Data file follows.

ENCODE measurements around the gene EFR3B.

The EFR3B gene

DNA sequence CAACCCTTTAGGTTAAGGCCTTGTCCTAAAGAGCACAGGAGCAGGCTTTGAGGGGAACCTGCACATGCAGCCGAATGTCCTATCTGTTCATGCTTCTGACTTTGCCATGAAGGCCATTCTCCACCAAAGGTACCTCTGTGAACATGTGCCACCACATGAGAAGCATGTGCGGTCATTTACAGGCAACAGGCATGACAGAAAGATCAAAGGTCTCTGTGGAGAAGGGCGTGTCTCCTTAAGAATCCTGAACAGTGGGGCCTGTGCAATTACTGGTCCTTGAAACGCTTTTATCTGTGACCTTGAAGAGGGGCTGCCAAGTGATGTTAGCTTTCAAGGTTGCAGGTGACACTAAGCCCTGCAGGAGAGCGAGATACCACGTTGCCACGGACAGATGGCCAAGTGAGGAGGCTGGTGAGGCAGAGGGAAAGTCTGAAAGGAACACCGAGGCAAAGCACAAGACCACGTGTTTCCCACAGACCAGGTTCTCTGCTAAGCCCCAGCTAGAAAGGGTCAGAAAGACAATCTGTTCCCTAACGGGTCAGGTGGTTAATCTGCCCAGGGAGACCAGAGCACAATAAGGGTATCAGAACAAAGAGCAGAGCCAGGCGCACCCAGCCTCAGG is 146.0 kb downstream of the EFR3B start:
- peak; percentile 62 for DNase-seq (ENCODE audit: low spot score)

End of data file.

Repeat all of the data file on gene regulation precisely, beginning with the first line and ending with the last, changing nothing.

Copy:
ENCODE measurements around the gene EFR3B.

The EFR3B gene

DNA sequence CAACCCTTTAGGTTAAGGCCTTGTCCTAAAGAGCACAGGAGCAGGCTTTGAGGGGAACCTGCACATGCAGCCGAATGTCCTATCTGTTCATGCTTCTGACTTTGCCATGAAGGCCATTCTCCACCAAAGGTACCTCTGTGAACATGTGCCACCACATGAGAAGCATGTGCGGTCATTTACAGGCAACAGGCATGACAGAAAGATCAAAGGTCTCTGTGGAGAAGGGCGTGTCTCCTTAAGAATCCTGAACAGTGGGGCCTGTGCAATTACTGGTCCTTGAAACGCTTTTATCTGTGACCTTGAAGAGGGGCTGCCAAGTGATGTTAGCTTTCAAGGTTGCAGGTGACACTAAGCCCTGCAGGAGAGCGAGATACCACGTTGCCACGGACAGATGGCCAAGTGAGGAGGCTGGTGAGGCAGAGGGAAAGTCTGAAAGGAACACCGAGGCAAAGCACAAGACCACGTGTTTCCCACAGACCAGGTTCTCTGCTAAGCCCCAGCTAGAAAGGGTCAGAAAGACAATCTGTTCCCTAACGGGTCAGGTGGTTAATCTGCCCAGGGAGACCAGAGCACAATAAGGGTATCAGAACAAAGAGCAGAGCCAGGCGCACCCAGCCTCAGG is 146.0 kb downstream of the EFR3B start:
- peak; percentile 62 for DNase-seq (ENCODE audit: low spot score)